The neon sun just hangs there, an orange ball so playful it looks like a child’s drawing – like it’s painted onto that spot, against a field of lavender, an inch above the swatch of navy blue. But it’s on the move. It passes through a wispy curtain of clouds and melts into an impressionistic blur.
In the foreground, heads bob in the dark velvety ripples, trying to catch the perfect wave. One silhouetted surfer is up on his board, but the wave slides beneath him and crashes onto the shore in a fury of white foam.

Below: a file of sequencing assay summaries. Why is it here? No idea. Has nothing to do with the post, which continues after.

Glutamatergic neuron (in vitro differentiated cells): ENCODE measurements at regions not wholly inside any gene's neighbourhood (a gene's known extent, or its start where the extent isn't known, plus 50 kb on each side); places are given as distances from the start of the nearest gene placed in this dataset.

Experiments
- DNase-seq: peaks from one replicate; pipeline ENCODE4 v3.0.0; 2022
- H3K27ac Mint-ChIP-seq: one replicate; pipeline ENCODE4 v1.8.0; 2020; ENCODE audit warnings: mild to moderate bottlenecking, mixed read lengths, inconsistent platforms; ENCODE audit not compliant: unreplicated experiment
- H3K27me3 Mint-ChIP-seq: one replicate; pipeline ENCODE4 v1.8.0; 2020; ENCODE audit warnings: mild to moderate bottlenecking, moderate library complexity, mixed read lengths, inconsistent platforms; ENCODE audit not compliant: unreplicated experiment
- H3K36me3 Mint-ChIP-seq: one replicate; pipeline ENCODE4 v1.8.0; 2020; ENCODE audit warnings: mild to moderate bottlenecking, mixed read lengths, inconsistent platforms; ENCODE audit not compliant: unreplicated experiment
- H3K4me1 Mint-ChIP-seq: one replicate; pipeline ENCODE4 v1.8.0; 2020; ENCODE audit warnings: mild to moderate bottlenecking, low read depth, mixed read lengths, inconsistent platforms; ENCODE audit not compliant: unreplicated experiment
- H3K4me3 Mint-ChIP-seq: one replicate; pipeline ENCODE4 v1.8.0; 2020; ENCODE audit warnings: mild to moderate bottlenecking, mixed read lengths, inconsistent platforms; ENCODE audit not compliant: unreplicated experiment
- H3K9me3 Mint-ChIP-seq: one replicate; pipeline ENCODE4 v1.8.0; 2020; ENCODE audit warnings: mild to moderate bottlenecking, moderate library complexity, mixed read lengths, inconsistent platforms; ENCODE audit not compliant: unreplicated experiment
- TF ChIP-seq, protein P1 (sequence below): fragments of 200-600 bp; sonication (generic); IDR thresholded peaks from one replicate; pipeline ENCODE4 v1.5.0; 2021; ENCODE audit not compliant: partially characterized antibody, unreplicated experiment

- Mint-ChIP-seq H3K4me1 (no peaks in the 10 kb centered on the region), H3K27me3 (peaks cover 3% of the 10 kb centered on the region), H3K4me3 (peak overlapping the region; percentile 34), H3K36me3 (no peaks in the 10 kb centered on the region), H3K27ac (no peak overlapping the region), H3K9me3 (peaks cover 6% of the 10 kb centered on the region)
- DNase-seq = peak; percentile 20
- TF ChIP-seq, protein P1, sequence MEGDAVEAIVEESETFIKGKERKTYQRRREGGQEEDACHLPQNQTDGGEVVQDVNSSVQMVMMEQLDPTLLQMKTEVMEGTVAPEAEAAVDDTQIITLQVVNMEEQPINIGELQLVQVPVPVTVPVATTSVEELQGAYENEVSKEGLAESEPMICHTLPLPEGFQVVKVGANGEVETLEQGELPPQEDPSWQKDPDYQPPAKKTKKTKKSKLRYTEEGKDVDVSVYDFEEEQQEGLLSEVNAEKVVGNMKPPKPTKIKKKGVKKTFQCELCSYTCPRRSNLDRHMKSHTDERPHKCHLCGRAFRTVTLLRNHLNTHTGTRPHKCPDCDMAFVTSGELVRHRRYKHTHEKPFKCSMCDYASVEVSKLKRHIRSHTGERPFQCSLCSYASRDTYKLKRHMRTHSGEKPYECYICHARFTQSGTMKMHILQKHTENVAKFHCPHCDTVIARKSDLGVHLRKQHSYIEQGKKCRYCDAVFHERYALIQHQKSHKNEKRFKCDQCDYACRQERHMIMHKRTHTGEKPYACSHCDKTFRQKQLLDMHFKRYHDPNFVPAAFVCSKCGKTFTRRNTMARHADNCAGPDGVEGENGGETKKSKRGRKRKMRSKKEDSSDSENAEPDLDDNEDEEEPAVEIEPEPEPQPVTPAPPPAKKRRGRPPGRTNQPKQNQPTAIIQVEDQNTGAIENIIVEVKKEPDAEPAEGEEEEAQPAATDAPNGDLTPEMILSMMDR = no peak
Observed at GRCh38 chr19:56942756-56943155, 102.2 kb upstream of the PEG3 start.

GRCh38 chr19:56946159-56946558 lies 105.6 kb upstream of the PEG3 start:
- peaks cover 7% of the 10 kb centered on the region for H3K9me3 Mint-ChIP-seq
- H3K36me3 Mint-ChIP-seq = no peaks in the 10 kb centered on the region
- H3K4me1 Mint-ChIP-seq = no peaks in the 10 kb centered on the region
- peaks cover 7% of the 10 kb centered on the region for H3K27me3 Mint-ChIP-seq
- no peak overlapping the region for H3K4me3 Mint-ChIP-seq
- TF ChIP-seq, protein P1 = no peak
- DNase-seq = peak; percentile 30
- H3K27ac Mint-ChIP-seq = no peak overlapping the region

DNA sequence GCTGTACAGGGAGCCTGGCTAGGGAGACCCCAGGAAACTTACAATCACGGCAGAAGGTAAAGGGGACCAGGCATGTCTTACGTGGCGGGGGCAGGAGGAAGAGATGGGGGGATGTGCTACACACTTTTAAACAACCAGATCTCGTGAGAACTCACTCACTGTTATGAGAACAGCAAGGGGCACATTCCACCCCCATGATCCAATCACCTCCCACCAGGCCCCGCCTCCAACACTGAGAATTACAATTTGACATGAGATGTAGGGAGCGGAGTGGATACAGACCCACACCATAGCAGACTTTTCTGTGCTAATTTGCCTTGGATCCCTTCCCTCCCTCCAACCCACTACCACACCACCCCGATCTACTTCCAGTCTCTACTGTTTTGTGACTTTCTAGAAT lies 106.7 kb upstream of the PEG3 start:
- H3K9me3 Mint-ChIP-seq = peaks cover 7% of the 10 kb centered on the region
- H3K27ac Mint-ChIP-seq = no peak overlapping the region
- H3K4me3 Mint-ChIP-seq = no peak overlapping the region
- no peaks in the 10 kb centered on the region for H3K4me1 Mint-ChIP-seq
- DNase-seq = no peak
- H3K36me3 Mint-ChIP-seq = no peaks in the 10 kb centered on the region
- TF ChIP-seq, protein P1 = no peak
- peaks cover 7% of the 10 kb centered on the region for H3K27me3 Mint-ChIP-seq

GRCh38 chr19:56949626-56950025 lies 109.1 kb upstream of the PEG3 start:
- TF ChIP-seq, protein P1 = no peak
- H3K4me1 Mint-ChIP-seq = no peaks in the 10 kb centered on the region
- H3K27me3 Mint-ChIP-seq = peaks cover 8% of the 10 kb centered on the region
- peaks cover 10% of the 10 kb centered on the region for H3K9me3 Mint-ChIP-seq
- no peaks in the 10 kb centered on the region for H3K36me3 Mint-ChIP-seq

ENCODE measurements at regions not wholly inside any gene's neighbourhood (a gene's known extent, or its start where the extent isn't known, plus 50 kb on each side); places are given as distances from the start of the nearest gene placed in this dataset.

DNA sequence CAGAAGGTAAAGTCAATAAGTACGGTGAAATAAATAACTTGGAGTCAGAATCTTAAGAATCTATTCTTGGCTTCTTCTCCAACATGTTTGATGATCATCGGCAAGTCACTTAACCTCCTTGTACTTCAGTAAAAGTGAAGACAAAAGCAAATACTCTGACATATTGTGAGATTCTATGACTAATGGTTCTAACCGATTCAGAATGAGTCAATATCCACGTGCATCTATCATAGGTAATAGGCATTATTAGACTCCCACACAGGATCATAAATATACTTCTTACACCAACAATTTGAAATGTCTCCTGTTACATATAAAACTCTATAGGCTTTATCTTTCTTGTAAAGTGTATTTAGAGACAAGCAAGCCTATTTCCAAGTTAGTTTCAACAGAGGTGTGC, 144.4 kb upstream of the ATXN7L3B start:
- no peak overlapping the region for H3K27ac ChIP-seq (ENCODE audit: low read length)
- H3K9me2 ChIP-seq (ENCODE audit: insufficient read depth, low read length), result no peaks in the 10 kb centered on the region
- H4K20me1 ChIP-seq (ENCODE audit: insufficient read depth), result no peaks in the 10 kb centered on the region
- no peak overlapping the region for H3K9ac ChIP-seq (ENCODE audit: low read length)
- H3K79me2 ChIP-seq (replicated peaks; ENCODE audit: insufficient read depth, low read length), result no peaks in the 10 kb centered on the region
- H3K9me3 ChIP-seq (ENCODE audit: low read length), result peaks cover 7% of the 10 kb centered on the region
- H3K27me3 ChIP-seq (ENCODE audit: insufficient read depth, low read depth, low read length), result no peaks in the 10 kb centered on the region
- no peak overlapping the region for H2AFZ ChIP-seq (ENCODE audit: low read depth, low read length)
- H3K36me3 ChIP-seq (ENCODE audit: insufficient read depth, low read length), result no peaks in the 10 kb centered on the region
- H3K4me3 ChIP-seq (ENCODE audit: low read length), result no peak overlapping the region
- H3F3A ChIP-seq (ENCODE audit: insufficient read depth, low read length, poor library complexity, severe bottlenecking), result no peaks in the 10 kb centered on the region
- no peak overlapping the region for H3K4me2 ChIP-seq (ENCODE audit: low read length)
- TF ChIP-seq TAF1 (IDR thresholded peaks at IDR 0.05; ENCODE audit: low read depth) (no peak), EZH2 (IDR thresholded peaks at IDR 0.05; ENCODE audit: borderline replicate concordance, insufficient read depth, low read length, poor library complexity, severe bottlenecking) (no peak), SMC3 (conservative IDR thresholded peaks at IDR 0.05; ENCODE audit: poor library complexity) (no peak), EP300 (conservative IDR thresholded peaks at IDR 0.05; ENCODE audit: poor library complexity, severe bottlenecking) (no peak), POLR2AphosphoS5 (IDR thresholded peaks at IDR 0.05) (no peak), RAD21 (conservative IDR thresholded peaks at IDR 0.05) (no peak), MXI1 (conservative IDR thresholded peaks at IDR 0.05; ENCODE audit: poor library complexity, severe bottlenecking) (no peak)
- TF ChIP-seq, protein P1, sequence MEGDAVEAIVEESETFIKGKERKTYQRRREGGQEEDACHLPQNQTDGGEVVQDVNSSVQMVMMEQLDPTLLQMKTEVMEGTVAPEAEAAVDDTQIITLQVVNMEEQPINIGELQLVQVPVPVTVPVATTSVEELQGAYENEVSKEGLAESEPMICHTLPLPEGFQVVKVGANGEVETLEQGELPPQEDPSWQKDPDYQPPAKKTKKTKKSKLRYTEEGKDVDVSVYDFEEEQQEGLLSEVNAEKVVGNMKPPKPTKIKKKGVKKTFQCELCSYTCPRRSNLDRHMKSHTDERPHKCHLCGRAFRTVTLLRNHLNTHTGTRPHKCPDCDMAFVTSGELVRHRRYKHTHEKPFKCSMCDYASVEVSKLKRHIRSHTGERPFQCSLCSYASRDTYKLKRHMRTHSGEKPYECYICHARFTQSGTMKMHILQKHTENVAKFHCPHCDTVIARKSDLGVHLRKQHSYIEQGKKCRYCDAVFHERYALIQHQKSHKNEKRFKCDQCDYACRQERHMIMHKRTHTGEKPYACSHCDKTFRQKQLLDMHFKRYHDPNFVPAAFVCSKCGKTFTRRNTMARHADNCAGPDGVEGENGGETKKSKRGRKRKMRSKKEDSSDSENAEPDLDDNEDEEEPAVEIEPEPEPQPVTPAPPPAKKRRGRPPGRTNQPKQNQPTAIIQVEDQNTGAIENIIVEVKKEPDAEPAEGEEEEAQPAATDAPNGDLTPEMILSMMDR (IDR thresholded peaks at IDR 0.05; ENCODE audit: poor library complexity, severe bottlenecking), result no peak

Fishermen pace by with nets draped over their brown shoulders – even they take time to cast glances at the sun’s show – or maybe they are fish-spotting. One wades in up to his waist and tosses his net out like a lasso – it lands in an oval on the surface of the sea – he cinches the rope and drags it in – holds it up his sack and little silvery fish dangle like ornaments, luminous in the waning light.
A half-sun now rests on the sea. It’s going quick. I glance down then back up from my page and it’s a mound, like a cupped hand, then a sliver. Now it’s a spark that’s extinguished in a blink.
Another day done.
Sunsets are useful; they make you take account. I’ve seen each one since I’ve arrived – ten of them already, time slipping by here on the Oaxaca coast – not the slow dripping Dali clocks of Rioverde time.